Fayette County Cultural Trust - Explore Fayette County Pennsylvania
Historic Fayette County
Fayette County was created on September 26, 1783, from part of Westmoreland County and named after the Marquis de Lafayette. Its county seat  is Uniontown
History :    The first European settlers to Fayette County were western explorers, who used an ancient American Indian trail that bisected Fayette County, as part of their journey across the Appalachian Mountains. When the control of the area was still undecided, 22-year-old George Washington fought his first battles against the French at Jumonville Glen and Fort Necessity in 1754. British forces under Washington and General Edward Braddock improved roads throughout the region, making the future Fayette County an important supply through route. 
During the American Revolution, Fayette County was hit hard by attacks from British-allied Indian groups and remained an isolated frontier hinterland. Also retarding settlement was a border dispute with Virginia, which led to competing jurisdictions: Virginia's District of West Augusta and Pennsylvania's Westmoreland County. The dispute was settled in favor of Pennsylvania in 1780, and Fayette County was formed from Westmoreland County in 1783. Fayette County settlers provided the first real test for the authority of the more centralized incarnation of the American government after the signing of the Constitution.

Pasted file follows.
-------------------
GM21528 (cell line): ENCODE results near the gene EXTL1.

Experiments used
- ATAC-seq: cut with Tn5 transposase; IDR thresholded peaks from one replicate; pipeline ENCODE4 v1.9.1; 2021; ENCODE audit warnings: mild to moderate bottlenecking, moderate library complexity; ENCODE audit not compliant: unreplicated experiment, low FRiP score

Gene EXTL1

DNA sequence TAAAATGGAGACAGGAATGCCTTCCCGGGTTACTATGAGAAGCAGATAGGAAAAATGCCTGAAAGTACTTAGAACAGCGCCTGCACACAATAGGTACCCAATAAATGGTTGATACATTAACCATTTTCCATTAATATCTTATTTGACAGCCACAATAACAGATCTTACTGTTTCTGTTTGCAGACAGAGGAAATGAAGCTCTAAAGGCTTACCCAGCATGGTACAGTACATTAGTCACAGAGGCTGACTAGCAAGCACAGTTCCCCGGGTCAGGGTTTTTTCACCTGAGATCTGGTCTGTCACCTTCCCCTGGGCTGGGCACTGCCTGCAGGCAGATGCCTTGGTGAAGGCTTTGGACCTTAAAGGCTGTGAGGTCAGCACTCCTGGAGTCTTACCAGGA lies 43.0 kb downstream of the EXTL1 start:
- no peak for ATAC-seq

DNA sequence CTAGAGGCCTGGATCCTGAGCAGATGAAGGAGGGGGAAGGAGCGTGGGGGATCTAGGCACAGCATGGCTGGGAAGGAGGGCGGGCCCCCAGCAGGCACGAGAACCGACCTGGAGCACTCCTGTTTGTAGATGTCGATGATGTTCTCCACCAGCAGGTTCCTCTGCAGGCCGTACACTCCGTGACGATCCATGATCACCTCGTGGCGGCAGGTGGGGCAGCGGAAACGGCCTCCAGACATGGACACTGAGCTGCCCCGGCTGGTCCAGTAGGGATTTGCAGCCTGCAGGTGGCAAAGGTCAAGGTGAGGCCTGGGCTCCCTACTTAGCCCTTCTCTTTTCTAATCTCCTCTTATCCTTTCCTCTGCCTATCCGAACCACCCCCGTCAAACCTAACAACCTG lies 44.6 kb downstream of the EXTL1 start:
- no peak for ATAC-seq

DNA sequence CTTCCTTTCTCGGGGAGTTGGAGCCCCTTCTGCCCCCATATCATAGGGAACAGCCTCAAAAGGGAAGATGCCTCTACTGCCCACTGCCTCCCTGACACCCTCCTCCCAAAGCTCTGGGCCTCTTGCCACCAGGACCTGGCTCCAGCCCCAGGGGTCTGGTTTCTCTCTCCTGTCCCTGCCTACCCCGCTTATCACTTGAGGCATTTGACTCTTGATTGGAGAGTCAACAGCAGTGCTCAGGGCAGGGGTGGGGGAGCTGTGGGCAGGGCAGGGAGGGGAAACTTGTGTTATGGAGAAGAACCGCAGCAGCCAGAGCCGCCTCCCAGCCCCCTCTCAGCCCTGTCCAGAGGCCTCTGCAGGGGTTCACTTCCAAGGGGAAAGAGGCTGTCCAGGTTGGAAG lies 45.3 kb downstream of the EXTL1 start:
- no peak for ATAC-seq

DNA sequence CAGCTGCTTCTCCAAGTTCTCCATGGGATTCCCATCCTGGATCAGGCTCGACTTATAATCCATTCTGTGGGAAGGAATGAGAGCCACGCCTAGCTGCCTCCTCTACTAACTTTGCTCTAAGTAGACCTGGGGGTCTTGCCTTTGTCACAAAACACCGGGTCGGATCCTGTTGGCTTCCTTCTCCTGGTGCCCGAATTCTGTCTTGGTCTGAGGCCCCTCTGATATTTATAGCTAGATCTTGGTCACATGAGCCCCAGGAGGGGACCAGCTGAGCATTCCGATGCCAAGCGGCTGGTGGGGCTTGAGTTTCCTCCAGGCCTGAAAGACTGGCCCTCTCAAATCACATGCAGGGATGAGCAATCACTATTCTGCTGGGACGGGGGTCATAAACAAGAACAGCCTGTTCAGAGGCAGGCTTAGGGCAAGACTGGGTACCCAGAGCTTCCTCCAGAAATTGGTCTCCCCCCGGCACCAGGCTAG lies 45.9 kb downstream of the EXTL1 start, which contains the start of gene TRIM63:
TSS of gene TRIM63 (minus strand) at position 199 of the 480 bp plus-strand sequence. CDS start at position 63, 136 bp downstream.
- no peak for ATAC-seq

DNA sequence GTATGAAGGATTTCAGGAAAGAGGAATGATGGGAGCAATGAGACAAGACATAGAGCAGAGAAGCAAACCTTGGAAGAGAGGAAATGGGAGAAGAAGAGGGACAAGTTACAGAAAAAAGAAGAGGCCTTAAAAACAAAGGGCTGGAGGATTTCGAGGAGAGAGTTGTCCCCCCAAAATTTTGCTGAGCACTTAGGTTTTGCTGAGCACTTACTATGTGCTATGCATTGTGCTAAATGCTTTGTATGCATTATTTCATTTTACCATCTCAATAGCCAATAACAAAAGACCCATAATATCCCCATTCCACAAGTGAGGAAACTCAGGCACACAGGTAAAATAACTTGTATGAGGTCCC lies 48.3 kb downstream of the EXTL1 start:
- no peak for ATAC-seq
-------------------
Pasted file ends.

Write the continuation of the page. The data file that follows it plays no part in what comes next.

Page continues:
During the 1793 Whiskey Rebellion, rural farmers took up arms against tax collectors in protest of a new excise on liquor. However, the new President George Washington called out federal soldiers to quell the uprising. In the early portions of the 19th century, Fayette County continued to bean important travel point. The National Road provided access through the mountains for settlers heading west. The shipyards in Brownsville on the Monongahela River created vessels that were used for shipping for domestic and international trade.As Pittsburgh developed as an industrial powerhouse in the mid-19th century, Fayette County transitioned to become a center of coal mining and coke production. From the 1880s to the first decade of the 20th century, an explosion in steel production led to area industry becoming extremely profitable and nationally important. Because cheap labor was needed, thousands of the new immigrants in the United States were attracted to Fayette County en masse for industrial  jobs. The traditional Scottish and German farming communities were overshadowed by new populations of Southern and Eastern Europeans. The region's wealth remained concentrated in old ethnic Englishand Scots families with connections to Pittsburgh.By the mid-20th century, Fayette County industry had created a new unionized working class that enjoyed increased prosperity. In the 1950s, the coal industry fell into decline; and in the 1970s, the collapse of American steel brought hard times to Fayette County. Industrial restructuring meant the loss of union jobs which had provided for a rise to the middle class. Only a few mines remain, but natural resources remain crucial to the local economy. The region continues to struggle but is slowly transitioning toward the service sector, with jobs added in fields such as telemarketing.